cranial nerves

Vestibulocochlear Nerve

Vestibulocochlear Nerve The structure indicated is the vestibulocochlear nerve (cranial nerve VIII). The vestibulocochlear nerve consists of a vestibular branch and a cochlear branch. The vestibular branch is responsible for balance, and the cochlear branch is responsible for hearing. It originates laterally in the cerebellopontine angle and passes together with the facial nerve into the internal acoustic meatus of the temporal bone.   Cochlear nerve Bipolar sensory neurons in the organ of coorti pass impulses from the hair cells of the cochlear via the peripheral axonal process to the spiral ganglia (this is the collection of cell bodies of the …

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vestibulocochlear nerve

Optic Nerve

Optic Nerve The structure indicated is the optic nerve (cranial nerve II). The optic nerve is the second cranial nerve and is responsible for vision. Similar to the first cranial nerve (olfactory nerve), the optic nerve is not a true nerve but is rather an extension of the brain (diencephalon), which means it is technically a part of the central, rather than peripheral nervous system. The primary sensory neurons are the bipolar cells of the retina; these synapse on ganglion cells, the axons of which form the optic nerve which then passes via the optic canal to join with the …

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optic nerve

Facial Nerve

Facial Nerve The structure indicated is the facial nerve (cranial nerve VII). The facial nerve is responsible for supplying the muscles of facial expression. In addition, the facial nerve provides taste sensation to the anterior 2/3 of the tongue and secretomotor function to the salivary, lacrimal, nasal and palatine glands. The facial nerve originates from the cerebellopontine angle, laterally at the junction between the pons and the medulla. It has two roots: a motor root and the nervus intermedius, which carries the parasympathetic and sensory fibres. Intracranial branches Greater petrosal nerve Nerve to stapedius Chorda tympani Extracranial branches Posterior auricular …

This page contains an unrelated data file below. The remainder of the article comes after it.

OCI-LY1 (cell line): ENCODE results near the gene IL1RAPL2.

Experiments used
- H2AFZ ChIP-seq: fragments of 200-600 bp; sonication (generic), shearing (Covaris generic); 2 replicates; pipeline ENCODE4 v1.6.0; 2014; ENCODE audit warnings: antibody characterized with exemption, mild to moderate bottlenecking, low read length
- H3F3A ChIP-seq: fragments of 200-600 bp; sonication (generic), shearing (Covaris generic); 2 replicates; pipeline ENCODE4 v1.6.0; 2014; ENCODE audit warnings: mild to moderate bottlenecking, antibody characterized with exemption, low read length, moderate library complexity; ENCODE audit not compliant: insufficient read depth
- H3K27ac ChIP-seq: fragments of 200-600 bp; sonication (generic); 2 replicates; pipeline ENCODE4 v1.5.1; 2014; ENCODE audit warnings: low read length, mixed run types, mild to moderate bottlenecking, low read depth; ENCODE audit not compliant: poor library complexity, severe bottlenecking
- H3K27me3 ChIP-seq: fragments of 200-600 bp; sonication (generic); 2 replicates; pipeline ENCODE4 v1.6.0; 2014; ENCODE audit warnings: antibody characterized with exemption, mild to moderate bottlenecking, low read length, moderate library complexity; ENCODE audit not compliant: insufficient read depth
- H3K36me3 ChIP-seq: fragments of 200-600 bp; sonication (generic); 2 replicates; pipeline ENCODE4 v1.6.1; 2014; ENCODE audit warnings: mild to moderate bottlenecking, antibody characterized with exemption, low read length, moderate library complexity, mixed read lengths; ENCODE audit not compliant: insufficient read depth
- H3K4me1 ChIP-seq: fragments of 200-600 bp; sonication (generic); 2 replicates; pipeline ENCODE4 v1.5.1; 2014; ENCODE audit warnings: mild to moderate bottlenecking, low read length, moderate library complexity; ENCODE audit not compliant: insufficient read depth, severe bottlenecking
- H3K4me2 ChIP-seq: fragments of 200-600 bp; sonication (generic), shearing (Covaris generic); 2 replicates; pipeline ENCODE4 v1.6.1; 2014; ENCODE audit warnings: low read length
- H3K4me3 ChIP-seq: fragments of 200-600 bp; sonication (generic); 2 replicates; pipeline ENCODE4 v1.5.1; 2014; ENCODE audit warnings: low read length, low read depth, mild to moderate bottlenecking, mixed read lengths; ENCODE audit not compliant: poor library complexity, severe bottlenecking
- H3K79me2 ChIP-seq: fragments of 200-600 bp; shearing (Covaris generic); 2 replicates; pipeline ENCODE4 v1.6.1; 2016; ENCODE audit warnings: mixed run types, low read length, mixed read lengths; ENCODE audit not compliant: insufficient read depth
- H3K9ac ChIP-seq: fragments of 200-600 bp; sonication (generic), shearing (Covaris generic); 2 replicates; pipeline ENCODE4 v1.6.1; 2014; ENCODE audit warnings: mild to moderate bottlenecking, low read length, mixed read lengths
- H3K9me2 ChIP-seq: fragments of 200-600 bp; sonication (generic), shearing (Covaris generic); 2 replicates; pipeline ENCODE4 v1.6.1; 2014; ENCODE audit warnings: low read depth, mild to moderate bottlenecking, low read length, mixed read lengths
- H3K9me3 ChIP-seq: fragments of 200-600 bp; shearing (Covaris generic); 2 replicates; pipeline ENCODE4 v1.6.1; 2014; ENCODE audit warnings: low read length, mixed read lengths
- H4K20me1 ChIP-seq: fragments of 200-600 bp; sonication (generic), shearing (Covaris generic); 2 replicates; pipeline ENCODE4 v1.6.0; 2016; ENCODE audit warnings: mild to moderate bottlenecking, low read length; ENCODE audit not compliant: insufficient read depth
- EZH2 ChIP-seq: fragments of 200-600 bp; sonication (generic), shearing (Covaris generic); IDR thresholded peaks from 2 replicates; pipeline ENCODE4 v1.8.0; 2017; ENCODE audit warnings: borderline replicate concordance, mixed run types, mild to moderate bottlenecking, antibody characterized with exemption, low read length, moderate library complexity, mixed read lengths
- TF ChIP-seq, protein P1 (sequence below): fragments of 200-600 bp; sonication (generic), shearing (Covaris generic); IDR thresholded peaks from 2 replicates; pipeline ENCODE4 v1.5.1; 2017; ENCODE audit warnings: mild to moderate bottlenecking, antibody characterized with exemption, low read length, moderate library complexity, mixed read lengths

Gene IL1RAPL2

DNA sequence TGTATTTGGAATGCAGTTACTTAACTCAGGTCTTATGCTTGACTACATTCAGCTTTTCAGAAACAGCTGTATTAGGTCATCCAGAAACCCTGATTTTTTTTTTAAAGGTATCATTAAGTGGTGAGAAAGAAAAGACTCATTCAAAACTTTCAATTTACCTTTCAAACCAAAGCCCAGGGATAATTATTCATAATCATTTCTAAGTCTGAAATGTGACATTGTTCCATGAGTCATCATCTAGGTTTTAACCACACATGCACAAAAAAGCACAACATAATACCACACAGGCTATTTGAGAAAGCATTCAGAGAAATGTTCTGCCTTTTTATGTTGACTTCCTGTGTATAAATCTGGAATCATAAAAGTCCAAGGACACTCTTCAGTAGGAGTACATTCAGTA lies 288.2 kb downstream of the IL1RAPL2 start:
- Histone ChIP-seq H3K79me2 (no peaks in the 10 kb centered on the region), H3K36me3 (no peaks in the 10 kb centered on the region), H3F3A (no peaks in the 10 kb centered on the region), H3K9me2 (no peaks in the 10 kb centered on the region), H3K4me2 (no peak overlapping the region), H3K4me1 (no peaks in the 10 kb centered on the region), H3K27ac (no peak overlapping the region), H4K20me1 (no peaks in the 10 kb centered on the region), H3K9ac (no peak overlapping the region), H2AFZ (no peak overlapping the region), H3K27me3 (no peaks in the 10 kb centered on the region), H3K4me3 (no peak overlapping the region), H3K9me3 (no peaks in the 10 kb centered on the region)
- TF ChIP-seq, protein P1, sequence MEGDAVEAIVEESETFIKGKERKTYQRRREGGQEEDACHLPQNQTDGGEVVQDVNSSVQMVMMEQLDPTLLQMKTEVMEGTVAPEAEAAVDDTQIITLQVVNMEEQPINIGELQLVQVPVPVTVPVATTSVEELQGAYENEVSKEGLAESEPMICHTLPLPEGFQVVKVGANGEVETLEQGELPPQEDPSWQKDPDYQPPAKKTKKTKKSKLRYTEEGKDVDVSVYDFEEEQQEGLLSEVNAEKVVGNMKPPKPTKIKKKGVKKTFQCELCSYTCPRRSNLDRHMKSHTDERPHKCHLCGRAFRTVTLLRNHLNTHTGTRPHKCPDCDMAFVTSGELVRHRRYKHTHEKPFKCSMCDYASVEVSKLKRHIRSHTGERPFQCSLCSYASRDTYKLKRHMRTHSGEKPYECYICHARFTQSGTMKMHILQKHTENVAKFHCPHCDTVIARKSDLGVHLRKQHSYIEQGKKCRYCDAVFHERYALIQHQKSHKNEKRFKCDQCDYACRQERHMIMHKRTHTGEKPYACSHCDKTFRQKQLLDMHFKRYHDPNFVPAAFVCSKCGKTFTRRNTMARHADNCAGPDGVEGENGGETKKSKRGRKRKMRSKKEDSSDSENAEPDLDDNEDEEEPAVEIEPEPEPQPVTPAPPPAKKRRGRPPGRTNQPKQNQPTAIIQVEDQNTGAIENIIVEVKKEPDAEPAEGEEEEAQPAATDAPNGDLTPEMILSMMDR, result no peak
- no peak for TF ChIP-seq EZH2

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facial nerve

Hypoglossal Nerve

Hypoglossal Nerve The structure indicated is the hypoglossal nerve (cranial nerve XII). The hypoglossal nerve carries general somatic efferent nerve fibres and is responsible for motor innervation to the extrinsic and intrinsic muscles of the tongue. It arises from the hypoglossal nucleus located in the caudal brain stem and emerges from the preolivary sulcus in the ventromedial aspect of the medulla oblongata from several rootlets. The preolivary sulcus separates the olive from the medullary pyramids. The hypoglossal nerve then passes through the subarachnoid space and exits the skull through the hypoglossal canal. The extrinsic muscles of the tongue are as …

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Hypoglossal Nerve

Abducent Nerve

Abducent Nerve The structure indicated is the abducent nerve (cranial nerve VI). The abducent nerve (cranial nerve VI), provides general somatic efferent fibres (motor function) to the lateral rectus muscle of the eye. There are three cranial nerves which are responsible for innervating the extrinsic muscles of the eye: Oculomotor nerve (cranial nerve III) Trochlear nerve (cranial nerve VI) Abducent nerve The oculomotor nerve supplies the superior, inferior and medial rectus muscles, as well as the inferior oblique muscle and the levator palpebrae superioris. The trochlear nerve supplies the superior oblique muscle. It originates between the pons and the medulla …

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Abducent nerve